Anton Zeilenger, Austrian Academy of Science

‘Europe needs to actively involve 700,000 additional researchers, among them many women scientists. This is not only a matter of justice … but it is also one of scientific quality.’
Mineke Bosch, University of Groningen

The concerns raised by our European counterparts will resonate with many in this country. Ireland has lofty ambitions to become a Silicon Valley of Europe and is firmly positioning its national identity as a knowledge-based economy. Much more work and investment is required to deliver on these goals. While progress has been made, documents such as the forthcoming Strategic Review of Higher Education will tell much about Irish HEIs’ role in building a European Research Area.

A New Day for Education in the Midlands

Earlier today AIT signed a cooperation agreement with Co Offaly VEC, a development which represents a new chapter in the history of education in the Midlands. The agreement was witnessed by the Taoiseach, an indication of support for the initiative at the highest level.

Under the agreement both institutions will work together to develop FETAC Level 5 modules that will equip students to progress to third level. In a parallel move, a number of AIT’s part-time courses, as well as the first year of higher certificates will be delivered in Tullamore, Banagher, Kilcormack and Edenderry. Students will transfer to AIT to complete the second year of their course.

The modules and programmes to be delivered under the agreement will be in specialised high skill areas such as IT, science, healthcare, engineering and management. These are areas that have been highlighted by bodies such as Atlantic Corridor, the Midlands Gateway Chamber’s Skills Audit, and in various Expert Body reports as being of vital importance to the future success of our economy.

At the heart of the agreement is a recognition of the needs of learners in the Midlands and a desire to better serve our respective constituencies. It responds to our national ambition to be an innovation island, but more than that it supports a culture of lifelong learning.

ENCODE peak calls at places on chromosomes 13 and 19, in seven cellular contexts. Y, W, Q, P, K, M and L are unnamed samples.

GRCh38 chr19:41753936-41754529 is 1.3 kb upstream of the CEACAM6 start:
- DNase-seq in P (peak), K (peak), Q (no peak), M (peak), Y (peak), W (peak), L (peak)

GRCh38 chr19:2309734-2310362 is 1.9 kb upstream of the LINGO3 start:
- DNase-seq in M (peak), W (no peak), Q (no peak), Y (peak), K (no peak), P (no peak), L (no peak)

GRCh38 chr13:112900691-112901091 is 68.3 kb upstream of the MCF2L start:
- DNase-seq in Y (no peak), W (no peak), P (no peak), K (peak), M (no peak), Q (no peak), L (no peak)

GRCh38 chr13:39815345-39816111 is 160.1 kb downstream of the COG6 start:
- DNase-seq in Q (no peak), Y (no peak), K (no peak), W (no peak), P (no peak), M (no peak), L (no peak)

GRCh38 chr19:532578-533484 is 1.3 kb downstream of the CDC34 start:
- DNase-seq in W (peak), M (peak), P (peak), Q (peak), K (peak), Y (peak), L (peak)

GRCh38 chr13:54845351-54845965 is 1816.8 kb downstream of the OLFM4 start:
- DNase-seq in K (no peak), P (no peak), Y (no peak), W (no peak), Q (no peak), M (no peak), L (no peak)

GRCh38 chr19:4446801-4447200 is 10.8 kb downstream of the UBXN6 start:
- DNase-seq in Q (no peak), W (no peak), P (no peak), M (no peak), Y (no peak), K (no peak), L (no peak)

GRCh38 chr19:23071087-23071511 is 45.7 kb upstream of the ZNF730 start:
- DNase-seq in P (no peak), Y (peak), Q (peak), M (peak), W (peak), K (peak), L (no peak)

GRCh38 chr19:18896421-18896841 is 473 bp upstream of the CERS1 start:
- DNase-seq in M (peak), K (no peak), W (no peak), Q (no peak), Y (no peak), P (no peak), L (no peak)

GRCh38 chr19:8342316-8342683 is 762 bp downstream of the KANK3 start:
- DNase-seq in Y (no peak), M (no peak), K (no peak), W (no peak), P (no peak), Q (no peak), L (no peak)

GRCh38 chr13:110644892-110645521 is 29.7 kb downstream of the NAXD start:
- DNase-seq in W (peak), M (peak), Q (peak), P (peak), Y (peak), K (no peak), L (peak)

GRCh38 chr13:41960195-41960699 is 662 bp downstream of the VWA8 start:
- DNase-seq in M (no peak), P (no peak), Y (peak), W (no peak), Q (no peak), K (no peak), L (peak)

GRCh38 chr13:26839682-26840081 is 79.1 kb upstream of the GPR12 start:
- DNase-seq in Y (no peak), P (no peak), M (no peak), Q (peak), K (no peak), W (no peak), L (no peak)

The issue of support is a vital one in terms of our relationships with mature students and it is an aspect of the agreement that I am particularly proud of. The experience of the past few years has indicated the enormous contribution that mature students are making to our campuses. Their wisdom and real world-acquired skills have benefited the wider learner population. The cross-fertilisation of experience and youthful enthusiasm is producing higher quality graduates, graduates who will be better able to thrive and succeed in the world of employment.

Yet, we must do more to support, facilitate and encourage non-traditional students to consider educational opportunities. This is all the more urgent given the economic and social pressures that so many people now find themselves under. In this light, education not only offers hope; it re-energises and gives people the ability to regain control over their lives.

Alvin Toffler, the famous American writer and futurologist, has said that ‘the illiterate of the twenty-first century will not be those who cannot read and write, but those who cannot learn, unlearn and relearn.’ I believe that this cooperation agreement will be a means for people in Offaly and the Midlands to continue learning in new and imaginative ways. Here we have a creed as profound as the Three Rs; one suited to the needs of the current age.

The agreement is also significant in strengthening relationships between the Gateway towns of Athlone and Tullamore. Considerable progress has been made in developing the infrastructure, enterprise environment and quality of life proposition of the Midlands Gateway. The region is competing strongly for inward investment, as well as being an attractive location for indigenous industry. Central to its value proposition is an education and innovation support base that serves the needs of the local population and enables the area to compete on a national and international basis. Today’s agreement strengthens that offering.

14 April 2010

Deal or no deal?

Yesterday’s decision by the executive councils of Siptu and the Irish Nurses and Midwives Organisation (INMO) to offer alternative recommendations to their members in relation to the public service agreement leaves its chances of survival a matter of some conjecture.

Last night, Siptu’s Jack O’Connor said that the proposals represent the very best that can be achieved through negotiation. Ultimately, however, it will be down to the union’s membership to decide whether to accept or reject the Croke Park deal.

Earlier in the day, the INMO became the seventh public sector union to come out against the proposals, leaving the reject-support count at 7-4. Amongst the seven against are a number of unions representing staff working in higher education, including the TUI, Impact and Unite.

Specific measures relating to the institutes of technology and universities are contained in the appendix to the sectoral agreements. The IoT-related points are as follows: